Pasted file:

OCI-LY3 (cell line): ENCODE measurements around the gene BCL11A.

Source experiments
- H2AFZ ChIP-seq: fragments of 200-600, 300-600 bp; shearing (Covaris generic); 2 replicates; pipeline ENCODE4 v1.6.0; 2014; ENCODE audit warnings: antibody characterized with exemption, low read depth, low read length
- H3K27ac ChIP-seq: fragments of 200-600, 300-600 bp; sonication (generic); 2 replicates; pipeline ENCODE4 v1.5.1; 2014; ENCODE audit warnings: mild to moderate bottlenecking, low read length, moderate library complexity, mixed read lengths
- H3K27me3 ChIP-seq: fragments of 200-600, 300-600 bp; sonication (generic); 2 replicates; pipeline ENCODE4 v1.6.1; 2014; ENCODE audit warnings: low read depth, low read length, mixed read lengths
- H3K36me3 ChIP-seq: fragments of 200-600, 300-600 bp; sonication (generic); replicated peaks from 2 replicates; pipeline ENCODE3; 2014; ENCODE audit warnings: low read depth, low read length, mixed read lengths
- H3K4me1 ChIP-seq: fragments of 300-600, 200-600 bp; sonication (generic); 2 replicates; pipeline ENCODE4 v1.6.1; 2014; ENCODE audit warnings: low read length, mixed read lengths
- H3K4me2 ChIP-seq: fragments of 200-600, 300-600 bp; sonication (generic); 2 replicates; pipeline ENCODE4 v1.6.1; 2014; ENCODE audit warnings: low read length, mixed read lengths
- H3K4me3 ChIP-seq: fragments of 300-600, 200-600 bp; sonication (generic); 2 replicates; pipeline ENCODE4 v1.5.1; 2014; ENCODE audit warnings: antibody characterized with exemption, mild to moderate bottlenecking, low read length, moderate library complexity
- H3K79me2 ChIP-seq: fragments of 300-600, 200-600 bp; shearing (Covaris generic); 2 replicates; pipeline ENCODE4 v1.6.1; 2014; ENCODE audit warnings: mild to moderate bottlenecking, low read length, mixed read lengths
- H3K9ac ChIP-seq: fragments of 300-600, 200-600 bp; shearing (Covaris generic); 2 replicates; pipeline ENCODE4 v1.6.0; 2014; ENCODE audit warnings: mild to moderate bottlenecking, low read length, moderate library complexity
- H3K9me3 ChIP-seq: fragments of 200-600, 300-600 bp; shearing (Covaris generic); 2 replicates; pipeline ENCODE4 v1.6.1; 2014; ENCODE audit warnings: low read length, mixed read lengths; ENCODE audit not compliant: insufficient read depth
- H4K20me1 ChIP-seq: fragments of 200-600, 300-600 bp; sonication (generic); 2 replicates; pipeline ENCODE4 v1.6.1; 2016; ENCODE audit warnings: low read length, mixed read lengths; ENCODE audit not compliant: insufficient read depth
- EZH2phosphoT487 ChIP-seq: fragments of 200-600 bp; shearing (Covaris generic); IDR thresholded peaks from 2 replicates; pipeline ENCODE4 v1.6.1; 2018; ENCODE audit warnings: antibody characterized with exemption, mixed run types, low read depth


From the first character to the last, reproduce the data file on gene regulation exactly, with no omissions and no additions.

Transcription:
OCI-LY3 (cell line): ENCODE measurements around the gene BCL11A.

Source experiments
- H2AFZ ChIP-seq: fragments of 200-600, 300-600 bp; shearing (Covaris generic); 2 replicates; pipeline ENCODE4 v1.6.0; 2014; ENCODE audit warnings: antibody characterized with exemption, low read depth, low read length
- H3K27ac ChIP-seq: fragments of 200-600, 300-600 bp; sonication (generic); 2 replicates; pipeline ENCODE4 v1.5.1; 2014; ENCODE audit warnings: mild to moderate bottlenecking, low read length, moderate library complexity, mixed read lengths
- H3K27me3 ChIP-seq: fragments of 200-600, 300-600 bp; sonication (generic); 2 replicates; pipeline ENCODE4 v1.6.1; 2014; ENCODE audit warnings: low read depth, low read length, mixed read lengths
- H3K36me3 ChIP-seq: fragments of 200-600, 300-600 bp; sonication (generic); replicated peaks from 2 replicates; pipeline ENCODE3; 2014; ENCODE audit warnings: low read depth, low read length, mixed read lengths
- H3K4me1 ChIP-seq: fragments of 300-600, 200-600 bp; sonication (generic); 2 replicates; pipeline ENCODE4 v1.6.1; 2014; ENCODE audit warnings: low read length, mixed read lengths
- H3K4me2 ChIP-seq: fragments of 200-600, 300-600 bp; sonication (generic); 2 replicates; pipeline ENCODE4 v1.6.1; 2014; ENCODE audit warnings: low read length, mixed read lengths
- H3K4me3 ChIP-seq: fragments of 300-600, 200-600 bp; sonication (generic); 2 replicates; pipeline ENCODE4 v1.5.1; 2014; ENCODE audit warnings: antibody characterized with exemption, mild to moderate bottlenecking, low read length, moderate library complexity
- H3K79me2 ChIP-seq: fragments of 300-600, 200-600 bp; shearing (Covaris generic); 2 replicates; pipeline ENCODE4 v1.6.1; 2014; ENCODE audit warnings: mild to moderate bottlenecking, low read length, mixed read lengths
- H3K9ac ChIP-seq: fragments of 300-600, 200-600 bp; shearing (Covaris generic); 2 replicates; pipeline ENCODE4 v1.6.0; 2014; ENCODE audit warnings: mild to moderate bottlenecking, low read length, moderate library complexity
- H3K9me3 ChIP-seq: fragments of 200-600, 300-600 bp; shearing (Covaris generic); 2 replicates; pipeline ENCODE4 v1.6.1; 2014; ENCODE audit warnings: low read length, mixed read lengths; ENCODE audit not compliant: insufficient read depth
- H4K20me1 ChIP-seq: fragments of 200-600, 300-600 bp; sonication (generic); 2 replicates; pipeline ENCODE4 v1.6.1; 2016; ENCODE audit warnings: low read length, mixed read lengths; ENCODE audit not compliant: insufficient read depth
- EZH2phosphoT487 ChIP-seq: fragments of 200-600 bp; shearing (Covaris generic); IDR thresholded peaks from 2 replicates; pipeline ENCODE4 v1.6.1; 2018; ENCODE audit warnings: antibody characterized with exemption, mixed run types, low read depth